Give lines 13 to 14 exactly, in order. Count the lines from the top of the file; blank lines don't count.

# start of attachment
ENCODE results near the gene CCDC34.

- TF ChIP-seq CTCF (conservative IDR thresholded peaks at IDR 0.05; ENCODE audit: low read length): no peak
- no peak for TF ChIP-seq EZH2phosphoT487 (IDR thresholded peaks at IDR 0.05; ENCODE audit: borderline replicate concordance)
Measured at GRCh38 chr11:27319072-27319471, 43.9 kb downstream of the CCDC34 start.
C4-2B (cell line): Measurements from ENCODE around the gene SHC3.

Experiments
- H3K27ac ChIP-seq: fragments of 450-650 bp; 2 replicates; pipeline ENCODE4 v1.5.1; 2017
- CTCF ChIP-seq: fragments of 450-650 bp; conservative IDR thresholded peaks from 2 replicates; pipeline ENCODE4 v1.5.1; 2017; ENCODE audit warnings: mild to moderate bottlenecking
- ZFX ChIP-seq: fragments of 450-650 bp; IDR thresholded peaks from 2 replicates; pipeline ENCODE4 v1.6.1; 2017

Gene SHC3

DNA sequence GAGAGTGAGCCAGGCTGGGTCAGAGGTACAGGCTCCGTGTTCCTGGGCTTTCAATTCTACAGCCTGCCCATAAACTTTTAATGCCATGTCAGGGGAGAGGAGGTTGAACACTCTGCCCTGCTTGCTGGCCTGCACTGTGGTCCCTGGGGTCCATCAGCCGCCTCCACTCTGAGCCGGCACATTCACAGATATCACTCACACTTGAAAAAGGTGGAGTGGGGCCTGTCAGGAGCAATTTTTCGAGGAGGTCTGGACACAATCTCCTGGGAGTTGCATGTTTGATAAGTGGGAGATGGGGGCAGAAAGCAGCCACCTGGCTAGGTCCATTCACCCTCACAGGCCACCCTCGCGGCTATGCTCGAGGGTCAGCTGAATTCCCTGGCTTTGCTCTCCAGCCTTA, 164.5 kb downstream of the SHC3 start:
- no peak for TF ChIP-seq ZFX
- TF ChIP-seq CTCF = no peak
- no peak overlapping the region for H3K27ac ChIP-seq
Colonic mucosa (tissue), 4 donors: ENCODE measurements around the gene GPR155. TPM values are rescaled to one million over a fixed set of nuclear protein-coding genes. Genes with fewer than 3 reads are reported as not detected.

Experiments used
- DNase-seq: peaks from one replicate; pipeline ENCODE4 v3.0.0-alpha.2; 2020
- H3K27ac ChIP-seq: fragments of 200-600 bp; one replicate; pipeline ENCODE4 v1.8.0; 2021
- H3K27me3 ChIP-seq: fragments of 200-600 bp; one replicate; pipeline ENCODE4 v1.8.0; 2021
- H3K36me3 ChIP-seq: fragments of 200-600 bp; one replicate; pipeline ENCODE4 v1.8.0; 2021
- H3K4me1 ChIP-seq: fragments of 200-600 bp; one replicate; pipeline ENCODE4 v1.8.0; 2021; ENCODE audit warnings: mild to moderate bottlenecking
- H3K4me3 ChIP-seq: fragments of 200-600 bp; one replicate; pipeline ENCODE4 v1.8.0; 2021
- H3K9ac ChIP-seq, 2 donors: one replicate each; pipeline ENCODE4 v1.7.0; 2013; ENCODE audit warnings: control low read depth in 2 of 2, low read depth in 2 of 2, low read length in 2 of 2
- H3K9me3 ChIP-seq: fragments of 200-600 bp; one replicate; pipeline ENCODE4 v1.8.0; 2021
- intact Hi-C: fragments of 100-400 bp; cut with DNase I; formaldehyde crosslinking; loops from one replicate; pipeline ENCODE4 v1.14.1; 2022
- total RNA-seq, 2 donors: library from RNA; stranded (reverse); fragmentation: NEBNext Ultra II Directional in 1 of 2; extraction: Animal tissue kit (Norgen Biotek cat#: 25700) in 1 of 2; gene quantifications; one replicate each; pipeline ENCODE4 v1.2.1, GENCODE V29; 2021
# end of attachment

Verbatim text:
- TF ChIP-seq CTCF = no peak
- no peak overlapping the region for H3K27ac ChIP-seq